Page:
Across the conference table, two business owners sat staring at me, as I explained why they needed to hire me as their writer.
I discussed what they needed — social media, blog articles, employee profiles — and to my newbie surprise, they bought it. All of it. They stood up, shook my hand and eagerly requested a proposal.
I shook their hands, smiled, and nearly collapsed into a puddle of anxiety after I left the room.
This was my first experience with a potential business client, and I had no clue how I’d move forward.
What do I charge? What do I put in my proposal? What do I do next?
Luckily, I had resources, and I put them to work. Here’s what I did to secure my first business client and first big freelance job — at a great pay rate:
This spring, I set a goal to double my freelance income over the next year.
I immediately ran smack into my first challenge: finding time to market to new clients while still delivering great work for my current clients.
I had to take a hard look at how I spend my time and decide what I could postpone or farm out over the next three to six months, in order to ramp up my marketing and grow my freelance writing career.
It wasn’t going to be easy — I’m a single, self-employed mom to a homeschooled teen and tween. I was doubtful I would find much time to free up. But I did — a whopping 70 hours per month.
Here’s how I got more productive:
When I decided to take the leap and leave my corporate communications job for a full-time freelance writing career, I knew I’d make most of my money writing for businesses. So I spent entire days creating a spreadsheet of hundreds of potential clients to pitch.
That spreadsheet hasn’t yielded a single client (or dollar). So I don’t recommend you do that!
Here are the more effective actions I took, which helped me bring in $11,000 within my first 60 days of freelancing:
Do you think all you can find are $5-per-article blogging gigs? And those stories you hear about freelance writers earning $50, $75, even hundreds of dollars per post are nothing but fiction?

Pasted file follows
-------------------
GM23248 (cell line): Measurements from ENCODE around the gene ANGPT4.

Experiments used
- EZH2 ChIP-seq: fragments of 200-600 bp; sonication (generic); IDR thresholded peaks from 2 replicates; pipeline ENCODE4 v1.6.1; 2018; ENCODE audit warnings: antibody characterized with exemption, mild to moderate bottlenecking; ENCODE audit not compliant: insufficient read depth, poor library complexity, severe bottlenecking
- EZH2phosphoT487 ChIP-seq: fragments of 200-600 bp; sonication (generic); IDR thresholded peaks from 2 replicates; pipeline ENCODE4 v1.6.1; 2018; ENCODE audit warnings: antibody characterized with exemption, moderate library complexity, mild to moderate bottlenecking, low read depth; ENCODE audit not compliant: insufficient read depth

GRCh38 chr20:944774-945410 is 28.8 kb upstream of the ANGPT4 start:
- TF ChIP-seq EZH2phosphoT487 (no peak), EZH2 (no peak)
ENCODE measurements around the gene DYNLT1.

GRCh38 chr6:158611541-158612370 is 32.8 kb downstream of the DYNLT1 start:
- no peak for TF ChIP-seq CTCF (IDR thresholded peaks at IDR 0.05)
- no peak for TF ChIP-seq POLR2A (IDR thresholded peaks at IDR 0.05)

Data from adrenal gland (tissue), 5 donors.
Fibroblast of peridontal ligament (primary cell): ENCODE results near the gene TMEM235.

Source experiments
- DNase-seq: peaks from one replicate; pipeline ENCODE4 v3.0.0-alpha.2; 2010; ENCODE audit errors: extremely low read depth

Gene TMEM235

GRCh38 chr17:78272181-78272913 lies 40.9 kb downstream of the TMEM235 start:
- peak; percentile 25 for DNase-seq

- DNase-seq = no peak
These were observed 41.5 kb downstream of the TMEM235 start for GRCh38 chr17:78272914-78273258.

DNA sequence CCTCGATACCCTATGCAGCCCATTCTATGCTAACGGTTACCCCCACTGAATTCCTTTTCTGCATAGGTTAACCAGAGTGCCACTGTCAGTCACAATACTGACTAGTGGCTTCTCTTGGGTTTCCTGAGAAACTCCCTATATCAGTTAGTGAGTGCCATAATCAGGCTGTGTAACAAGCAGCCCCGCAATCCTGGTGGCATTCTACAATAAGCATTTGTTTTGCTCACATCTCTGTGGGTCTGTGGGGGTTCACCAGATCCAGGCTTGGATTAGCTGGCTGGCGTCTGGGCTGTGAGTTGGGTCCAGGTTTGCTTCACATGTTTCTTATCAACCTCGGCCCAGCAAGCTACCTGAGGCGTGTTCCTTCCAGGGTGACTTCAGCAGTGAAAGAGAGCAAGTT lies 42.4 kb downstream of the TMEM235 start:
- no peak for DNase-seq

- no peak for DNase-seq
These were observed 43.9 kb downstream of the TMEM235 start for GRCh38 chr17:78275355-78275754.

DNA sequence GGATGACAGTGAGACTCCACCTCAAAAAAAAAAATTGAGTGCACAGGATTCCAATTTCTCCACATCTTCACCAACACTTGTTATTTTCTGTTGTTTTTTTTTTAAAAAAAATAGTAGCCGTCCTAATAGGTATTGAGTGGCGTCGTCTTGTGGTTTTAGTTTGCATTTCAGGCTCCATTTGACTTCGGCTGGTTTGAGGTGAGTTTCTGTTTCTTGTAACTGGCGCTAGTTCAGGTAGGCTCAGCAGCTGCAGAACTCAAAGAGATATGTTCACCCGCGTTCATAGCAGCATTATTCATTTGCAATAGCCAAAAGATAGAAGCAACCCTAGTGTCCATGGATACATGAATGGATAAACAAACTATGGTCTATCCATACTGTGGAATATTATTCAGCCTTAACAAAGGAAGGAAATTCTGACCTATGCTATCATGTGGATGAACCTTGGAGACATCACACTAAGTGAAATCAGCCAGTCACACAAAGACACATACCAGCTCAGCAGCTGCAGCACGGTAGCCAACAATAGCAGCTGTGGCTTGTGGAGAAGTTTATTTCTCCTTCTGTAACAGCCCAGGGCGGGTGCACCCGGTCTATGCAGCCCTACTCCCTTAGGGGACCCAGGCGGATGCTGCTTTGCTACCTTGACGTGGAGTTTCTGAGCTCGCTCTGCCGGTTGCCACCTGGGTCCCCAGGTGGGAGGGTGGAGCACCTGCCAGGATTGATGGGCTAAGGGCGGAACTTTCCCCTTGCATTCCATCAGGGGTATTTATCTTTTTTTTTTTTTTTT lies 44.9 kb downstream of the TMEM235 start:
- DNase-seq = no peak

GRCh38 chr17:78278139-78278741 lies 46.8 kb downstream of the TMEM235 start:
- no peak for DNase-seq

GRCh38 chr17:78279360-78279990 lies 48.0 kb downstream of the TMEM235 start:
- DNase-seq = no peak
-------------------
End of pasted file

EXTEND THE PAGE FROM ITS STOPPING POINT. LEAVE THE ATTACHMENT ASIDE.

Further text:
Bottom-of-the-barrel rates are definitely *not* all that’s out there. I’ve compiled the stories of four freelance bloggers who are earning $200 and up for blog posts. No joke!
Here’s how they landed those gigs — and what better-paid blogging gigs are really like.
Are you trying to break free from writing for content mills?
You’re not alone. How to quit content mills and earn more than their rock-bottom rates is probably the single question I get asked the most.
It can be so easy to get sucked into content mill work, but it takes so much time and effort to write enough articles — and deal with the often contradictory edits — that it sucks up all your time, and you never can market yourself to find better paying work.
I’m doing a survey about content mill writing right now, and the pay rates writers report are appalling. We’re still collecting results, but with 300 in the can, I can report nearly half say they earn $5 an hour or less writing for mills, or for mill-type quickie-article gigs on the bid sites.
Man, that makes me mad to hear.
I’ve done quite a few posts on how to escape content mills, so I thought it was time to pull them together into one useful guide to help you move out of content mills and into better paying freelance writing gigs.
It’s only been a couple of years since I decided to start freelance writing to supplement my full-time income. I have a degree in writing, so I figured I’d put that degree to work.
I quickly learned that my degree meant nothing in the freelance world.
After half a year with no prospects, I decided to seek out successful freelancers and learn from them.
Here are the five most useful tips I learned: